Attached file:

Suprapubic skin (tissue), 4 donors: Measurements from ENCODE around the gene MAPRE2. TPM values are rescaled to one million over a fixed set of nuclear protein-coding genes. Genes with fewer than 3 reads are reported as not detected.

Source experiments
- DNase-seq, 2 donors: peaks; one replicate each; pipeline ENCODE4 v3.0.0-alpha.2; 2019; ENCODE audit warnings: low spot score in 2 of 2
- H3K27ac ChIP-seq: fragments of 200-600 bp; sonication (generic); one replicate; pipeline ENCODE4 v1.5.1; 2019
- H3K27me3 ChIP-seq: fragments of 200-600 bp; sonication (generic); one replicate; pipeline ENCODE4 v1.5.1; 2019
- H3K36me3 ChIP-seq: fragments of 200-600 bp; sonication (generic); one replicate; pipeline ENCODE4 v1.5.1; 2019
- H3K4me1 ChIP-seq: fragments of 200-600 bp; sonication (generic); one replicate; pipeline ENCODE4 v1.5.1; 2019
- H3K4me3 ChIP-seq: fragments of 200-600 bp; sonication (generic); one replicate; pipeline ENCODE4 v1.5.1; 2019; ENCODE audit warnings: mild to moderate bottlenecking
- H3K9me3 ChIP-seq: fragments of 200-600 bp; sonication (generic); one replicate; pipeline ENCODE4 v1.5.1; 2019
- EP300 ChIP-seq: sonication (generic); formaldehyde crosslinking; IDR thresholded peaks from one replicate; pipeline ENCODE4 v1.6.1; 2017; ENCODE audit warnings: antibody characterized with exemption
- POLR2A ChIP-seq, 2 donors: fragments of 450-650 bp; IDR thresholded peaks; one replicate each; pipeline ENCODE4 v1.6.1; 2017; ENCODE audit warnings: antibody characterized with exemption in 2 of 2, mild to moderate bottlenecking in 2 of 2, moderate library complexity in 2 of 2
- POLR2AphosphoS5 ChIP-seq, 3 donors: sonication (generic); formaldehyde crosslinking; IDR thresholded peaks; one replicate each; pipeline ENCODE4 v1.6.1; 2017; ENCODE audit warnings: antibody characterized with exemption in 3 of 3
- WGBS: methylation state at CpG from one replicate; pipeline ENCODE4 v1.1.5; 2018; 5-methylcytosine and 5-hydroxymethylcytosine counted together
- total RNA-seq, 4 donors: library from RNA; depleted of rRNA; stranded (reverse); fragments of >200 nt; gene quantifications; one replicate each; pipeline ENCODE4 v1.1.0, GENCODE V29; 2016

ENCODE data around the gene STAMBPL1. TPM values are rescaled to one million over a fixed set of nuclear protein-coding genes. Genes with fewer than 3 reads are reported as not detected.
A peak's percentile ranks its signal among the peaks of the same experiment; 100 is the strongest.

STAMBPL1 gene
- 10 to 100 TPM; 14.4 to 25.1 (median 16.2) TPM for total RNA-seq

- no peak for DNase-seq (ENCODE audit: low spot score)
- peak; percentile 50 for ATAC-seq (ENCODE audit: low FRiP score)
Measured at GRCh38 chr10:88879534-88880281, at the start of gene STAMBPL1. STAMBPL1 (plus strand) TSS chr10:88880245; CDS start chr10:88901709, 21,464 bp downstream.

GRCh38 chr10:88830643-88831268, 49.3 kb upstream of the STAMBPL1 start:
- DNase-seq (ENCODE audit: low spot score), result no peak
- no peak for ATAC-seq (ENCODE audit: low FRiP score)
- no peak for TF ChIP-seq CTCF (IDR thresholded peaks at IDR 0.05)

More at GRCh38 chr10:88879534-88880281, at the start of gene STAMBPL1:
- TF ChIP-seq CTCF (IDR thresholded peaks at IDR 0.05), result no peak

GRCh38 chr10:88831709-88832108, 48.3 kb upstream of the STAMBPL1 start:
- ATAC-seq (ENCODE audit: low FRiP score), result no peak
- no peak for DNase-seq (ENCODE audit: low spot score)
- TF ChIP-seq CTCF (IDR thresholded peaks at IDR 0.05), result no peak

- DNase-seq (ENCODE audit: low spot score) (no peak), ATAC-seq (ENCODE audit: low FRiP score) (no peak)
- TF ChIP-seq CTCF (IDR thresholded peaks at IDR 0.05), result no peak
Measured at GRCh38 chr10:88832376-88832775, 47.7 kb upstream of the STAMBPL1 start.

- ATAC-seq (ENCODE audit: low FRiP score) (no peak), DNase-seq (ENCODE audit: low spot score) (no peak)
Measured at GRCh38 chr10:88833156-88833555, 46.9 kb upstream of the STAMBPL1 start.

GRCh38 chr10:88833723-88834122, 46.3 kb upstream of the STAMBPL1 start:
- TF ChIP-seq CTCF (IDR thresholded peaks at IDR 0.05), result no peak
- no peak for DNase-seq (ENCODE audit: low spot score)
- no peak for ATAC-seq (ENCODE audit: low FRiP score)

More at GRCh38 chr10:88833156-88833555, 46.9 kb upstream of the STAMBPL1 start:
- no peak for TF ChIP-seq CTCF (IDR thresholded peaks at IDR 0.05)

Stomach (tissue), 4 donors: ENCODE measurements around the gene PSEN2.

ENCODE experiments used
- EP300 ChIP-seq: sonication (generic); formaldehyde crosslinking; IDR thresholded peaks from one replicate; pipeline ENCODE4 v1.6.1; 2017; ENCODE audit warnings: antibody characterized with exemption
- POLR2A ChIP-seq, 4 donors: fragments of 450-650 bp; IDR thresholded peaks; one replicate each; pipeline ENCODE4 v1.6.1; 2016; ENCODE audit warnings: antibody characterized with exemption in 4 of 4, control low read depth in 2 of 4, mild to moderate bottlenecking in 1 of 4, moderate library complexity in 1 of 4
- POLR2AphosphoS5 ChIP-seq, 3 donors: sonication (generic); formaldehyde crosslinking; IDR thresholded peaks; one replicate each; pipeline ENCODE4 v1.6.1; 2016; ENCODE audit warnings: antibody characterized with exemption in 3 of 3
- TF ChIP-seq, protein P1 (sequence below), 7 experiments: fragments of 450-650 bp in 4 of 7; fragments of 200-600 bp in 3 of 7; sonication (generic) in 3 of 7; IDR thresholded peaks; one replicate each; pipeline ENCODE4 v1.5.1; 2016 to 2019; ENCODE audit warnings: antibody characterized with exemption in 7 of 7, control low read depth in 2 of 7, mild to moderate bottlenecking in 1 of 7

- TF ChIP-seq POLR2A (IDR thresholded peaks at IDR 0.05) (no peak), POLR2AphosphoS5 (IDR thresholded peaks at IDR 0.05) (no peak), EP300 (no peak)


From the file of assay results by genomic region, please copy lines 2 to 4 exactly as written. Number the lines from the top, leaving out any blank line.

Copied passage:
Source experiments
- DNase-seq, 2 donors: peaks; one replicate each; pipeline ENCODE4 v3.0.0-alpha.2; 2019; ENCODE audit warnings: low spot score in 2 of 2
- H3K27ac ChIP-seq: fragments of 200-600 bp; sonication (generic); one replicate; pipeline ENCODE4 v1.5.1; 2019